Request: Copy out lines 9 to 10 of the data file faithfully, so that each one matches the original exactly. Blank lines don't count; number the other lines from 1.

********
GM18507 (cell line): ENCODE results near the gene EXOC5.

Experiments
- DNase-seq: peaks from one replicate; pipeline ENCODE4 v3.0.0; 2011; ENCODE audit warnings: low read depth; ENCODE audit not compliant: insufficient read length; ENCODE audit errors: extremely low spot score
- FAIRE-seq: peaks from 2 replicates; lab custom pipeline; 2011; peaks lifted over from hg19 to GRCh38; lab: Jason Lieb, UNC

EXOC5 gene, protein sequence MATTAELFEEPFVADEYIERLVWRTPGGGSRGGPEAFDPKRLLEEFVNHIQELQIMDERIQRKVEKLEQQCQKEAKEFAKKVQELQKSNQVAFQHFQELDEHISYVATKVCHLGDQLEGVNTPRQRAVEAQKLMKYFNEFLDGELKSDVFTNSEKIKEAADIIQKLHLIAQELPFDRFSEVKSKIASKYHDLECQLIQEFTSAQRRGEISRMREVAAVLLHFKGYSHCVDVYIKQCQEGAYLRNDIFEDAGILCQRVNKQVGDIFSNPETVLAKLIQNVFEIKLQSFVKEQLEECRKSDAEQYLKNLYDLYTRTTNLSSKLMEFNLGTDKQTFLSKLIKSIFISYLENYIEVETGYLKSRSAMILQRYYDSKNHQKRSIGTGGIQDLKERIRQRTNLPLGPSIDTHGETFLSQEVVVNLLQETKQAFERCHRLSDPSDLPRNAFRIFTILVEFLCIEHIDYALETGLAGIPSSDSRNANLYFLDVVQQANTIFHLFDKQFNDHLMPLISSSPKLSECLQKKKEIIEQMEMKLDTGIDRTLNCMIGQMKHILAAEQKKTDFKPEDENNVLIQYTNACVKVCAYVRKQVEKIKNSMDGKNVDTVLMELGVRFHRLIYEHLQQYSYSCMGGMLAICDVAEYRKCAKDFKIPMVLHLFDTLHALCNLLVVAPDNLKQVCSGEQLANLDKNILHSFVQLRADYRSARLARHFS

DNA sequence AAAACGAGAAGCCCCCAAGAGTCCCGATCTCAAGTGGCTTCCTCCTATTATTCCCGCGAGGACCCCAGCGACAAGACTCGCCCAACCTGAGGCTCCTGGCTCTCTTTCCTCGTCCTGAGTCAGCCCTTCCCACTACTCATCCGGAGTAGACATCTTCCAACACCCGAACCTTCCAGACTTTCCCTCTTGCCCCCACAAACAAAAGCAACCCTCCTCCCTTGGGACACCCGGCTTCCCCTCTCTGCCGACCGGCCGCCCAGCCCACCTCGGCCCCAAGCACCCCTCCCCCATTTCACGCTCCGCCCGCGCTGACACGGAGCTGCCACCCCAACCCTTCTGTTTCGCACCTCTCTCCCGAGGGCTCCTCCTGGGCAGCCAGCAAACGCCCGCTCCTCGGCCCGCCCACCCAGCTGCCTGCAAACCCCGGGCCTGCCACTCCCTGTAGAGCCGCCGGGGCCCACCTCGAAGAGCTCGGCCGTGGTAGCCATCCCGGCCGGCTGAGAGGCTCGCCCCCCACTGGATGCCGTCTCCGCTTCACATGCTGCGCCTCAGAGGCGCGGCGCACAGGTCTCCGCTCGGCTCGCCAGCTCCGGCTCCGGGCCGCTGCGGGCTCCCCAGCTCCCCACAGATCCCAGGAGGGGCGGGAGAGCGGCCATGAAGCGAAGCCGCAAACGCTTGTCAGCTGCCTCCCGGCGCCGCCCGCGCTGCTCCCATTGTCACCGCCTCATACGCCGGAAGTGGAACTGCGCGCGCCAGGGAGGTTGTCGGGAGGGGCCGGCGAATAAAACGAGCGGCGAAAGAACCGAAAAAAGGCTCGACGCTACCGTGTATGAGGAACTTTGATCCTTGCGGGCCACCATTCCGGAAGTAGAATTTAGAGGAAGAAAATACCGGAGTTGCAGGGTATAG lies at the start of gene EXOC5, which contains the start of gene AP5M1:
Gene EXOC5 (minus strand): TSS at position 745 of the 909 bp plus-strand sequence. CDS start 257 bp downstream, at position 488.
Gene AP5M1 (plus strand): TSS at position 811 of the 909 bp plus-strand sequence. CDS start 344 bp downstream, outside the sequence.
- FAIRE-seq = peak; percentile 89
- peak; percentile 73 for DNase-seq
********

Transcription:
- FAIRE-seq = peak; percentile 89
- peak; percentile 73 for DNase-seq